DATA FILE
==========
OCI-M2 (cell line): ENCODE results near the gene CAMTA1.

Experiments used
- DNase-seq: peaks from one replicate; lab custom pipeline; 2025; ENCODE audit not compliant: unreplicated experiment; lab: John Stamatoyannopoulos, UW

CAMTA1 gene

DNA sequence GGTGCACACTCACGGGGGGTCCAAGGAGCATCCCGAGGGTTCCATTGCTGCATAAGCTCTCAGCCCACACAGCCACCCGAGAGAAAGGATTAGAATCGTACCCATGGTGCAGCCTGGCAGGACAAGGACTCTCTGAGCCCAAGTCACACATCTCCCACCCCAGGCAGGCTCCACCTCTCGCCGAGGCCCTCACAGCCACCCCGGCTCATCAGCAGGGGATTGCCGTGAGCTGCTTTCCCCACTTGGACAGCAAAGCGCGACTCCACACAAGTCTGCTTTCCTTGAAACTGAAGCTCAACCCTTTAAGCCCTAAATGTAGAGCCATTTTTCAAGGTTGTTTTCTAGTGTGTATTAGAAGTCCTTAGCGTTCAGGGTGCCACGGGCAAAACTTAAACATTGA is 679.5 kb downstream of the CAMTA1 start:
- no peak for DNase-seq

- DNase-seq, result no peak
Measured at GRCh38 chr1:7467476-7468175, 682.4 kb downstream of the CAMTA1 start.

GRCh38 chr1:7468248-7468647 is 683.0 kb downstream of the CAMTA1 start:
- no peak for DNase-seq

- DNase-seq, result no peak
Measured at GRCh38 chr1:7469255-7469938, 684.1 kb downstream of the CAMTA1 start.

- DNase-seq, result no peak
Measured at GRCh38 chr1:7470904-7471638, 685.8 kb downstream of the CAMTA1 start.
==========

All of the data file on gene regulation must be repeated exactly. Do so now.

OCI-M2 (cell line): ENCODE results near the gene CAMTA1.

Experiments used
- DNase-seq: peaks from one replicate; lab custom pipeline; 2025; ENCODE audit not compliant: unreplicated experiment; lab: John Stamatoyannopoulos, UW

CAMTA1 gene

DNA sequence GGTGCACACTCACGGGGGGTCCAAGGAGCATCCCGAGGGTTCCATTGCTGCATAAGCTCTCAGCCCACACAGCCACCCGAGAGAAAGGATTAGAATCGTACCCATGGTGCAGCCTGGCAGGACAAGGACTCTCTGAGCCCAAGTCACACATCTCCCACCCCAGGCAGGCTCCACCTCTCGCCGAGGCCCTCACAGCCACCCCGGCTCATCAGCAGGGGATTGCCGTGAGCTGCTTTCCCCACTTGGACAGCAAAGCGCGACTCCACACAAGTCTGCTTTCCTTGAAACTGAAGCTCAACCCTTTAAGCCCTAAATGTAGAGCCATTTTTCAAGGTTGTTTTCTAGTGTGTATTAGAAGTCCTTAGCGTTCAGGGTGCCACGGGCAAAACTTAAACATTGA is 679.5 kb downstream of the CAMTA1 start:
- no peak for DNase-seq

- DNase-seq, result no peak
Measured at GRCh38 chr1:7467476-7468175, 682.4 kb downstream of the CAMTA1 start.

GRCh38 chr1:7468248-7468647 is 683.0 kb downstream of the CAMTA1 start:
- no peak for DNase-seq

- DNase-seq, result no peak
Measured at GRCh38 chr1:7469255-7469938, 684.1 kb downstream of the CAMTA1 start.

- DNase-seq, result no peak
Measured at GRCh38 chr1:7470904-7471638, 685.8 kb downstream of the CAMTA1 start.